VExistPredicateNode

    VJoinNode

    VLiteralNode


    Vnode structure

    Execution Tree

    VAMANA

    (XPath Query Engine)

    Mass Interface

    Node Set

    MASS

    VNode Structure

    Root Node

    Expression Side

    child

    Context Side


    Vnode flow structure

    Execution Tree

    VAMANA

    (XPath Query Engine)

    Mass Interface

    Node Set

    MASS

    VNode Flow Structure

    • Data-Flow style of querying.

      • Most of commercial relational database system.

    • Each node is arranged in a fashion such that data“flow” from one node to another in a procedure-consumer fashion.

      • Correctness.

      • Each node performs some operation on the data that flows through it.

      • The result is produced by the last node on the dataflow chain.

    • IN SHORT:

      • Data Flows upwards.

      • Control Flows downwards.

    • Iterative.


    Contd1

    Execution Tree

    VAMANA

    (XPath Query Engine)

    Mass Interface

    Node Set

    MASS

    Contd.

    • Iterative.

      • Currently VAMANA executes nodes iteratively.

      • So no copies of the data is made.

    • IS IT A PROBLEM?

      • MASS produces nodes in document order so not a problem.

      • But there are some expression that in sibling order.

        • Work in progress.


    Execution tree

    Execution Tree

    VAMANA

    (XPath Query Engine)

    Mass Interface

    Node Set

    MASS

    “name”

    X: //

    “watch”

    X: AXIS_DESCENDANT

    “person”

    X: AXIS_PARENT

    Execution Tree

    E.g. 1: //name/parent::person/descendant::watch

    Root Node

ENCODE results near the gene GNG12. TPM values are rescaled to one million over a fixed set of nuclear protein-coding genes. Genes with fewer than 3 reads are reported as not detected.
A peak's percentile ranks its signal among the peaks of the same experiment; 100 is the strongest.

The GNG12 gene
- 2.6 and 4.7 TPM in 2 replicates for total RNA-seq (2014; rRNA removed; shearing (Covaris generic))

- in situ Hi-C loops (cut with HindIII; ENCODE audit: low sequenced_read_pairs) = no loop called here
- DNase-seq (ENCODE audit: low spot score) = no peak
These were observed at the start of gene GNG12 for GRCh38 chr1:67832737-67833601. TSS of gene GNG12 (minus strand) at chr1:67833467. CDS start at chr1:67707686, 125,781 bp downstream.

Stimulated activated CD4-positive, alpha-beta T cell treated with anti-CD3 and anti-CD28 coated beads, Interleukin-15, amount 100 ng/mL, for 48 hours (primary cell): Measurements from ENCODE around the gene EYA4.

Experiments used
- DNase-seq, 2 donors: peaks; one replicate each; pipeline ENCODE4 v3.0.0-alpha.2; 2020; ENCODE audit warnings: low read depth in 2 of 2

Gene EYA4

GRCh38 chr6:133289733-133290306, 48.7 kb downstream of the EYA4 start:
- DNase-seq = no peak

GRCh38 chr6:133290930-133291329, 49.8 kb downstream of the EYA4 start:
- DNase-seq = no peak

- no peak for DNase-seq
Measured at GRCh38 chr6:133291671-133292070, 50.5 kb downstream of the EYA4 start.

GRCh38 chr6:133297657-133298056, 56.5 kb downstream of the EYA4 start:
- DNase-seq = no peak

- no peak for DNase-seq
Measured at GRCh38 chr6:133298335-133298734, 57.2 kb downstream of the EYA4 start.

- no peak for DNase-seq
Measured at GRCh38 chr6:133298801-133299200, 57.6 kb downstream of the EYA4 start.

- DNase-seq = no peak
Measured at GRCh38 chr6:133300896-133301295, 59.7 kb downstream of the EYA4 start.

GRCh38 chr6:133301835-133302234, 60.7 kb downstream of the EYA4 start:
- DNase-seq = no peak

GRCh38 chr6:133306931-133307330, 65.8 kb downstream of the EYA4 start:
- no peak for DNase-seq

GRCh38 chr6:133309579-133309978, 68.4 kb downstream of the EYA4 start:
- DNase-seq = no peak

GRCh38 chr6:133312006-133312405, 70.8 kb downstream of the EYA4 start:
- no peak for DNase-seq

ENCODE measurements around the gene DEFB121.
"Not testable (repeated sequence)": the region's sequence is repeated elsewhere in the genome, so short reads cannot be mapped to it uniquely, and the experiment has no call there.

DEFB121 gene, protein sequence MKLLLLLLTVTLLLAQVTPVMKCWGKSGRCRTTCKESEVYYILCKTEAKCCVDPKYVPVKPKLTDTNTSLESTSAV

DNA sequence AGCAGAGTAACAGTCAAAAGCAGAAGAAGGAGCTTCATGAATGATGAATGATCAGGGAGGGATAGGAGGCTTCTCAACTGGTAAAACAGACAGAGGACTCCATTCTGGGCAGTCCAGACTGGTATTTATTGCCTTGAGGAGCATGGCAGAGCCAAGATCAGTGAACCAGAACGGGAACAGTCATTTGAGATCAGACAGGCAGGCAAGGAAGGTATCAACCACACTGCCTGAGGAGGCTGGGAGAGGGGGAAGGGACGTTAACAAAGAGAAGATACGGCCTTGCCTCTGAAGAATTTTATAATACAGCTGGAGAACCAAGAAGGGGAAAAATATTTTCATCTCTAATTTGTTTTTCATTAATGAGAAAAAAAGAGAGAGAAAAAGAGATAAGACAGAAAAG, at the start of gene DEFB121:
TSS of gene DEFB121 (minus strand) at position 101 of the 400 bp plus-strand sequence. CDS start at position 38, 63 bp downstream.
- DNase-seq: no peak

Context Side


    How do we execute

    Execution Tree

    VAMANA

    (XPath Query Engine)

    Mass Interface

    Node Set

    MASS

    How Do We EXECUTE ?

    • Step 1:

      • Set Context Node of the root of the expression.

        • In this example the root of the expression is the root of the document.

    • Step 2:

      • Ask the VAMANA Root Node for nodes.

    //name/parent::person/descendant::watch


    Step1 setting context for the first location step

    “watch”

    X: AXIS_DESCENDANT

    “person”

    X: AXIS_PARENT

    “name”

    X: //

    Step1:Setting Context for the “First Location Step”

    //name/parent::person/descendant::watch


    Vamana talk 2 v m n

    b.i.c.m.c

    “watch”

    X: AXIS_DESCENDANT

    “person”

    X: AXIS_PARENT

    “name”

    X: //

    b.i.c

    b.i.c.c

    INTIAL

    FETCHING

    b.i.c.c

    OUT OF NODE

    //name/parent::person/descendant::watch

    b.i.c.m.c

    b.i.c


    Vamana talk 2 v m n

    b.i.c.m.e

    “watch”

    X: AXIS_DESCENDANT

    “person”

    X: AXIS_PARENT

    “name”

    X: //

    b.i.c

    b.i.c.c

    //name/parent::person/descendant::watch

    b.i.c.m.c

    b.i.c.m.c

    b.i.c.m.e

    b.i.c

    b.i.c.c


    Vamana talk 2 v m n

    “watch”

    X: AXIS_DESCENDANT

    “person”

    X: AXIS_PARENT

    “name”

    X: //

    b.i.c

    b.i.i

    b.i.c.c

    b.i.i.c

    //name/parent::person/descendant::watch

    b.i.c.m.e

    b.i.c.m.e

    b.i.i.m.c

    b.i.i

    b.i.i.c


    Io operation

    IO Operation

    ** Please see handout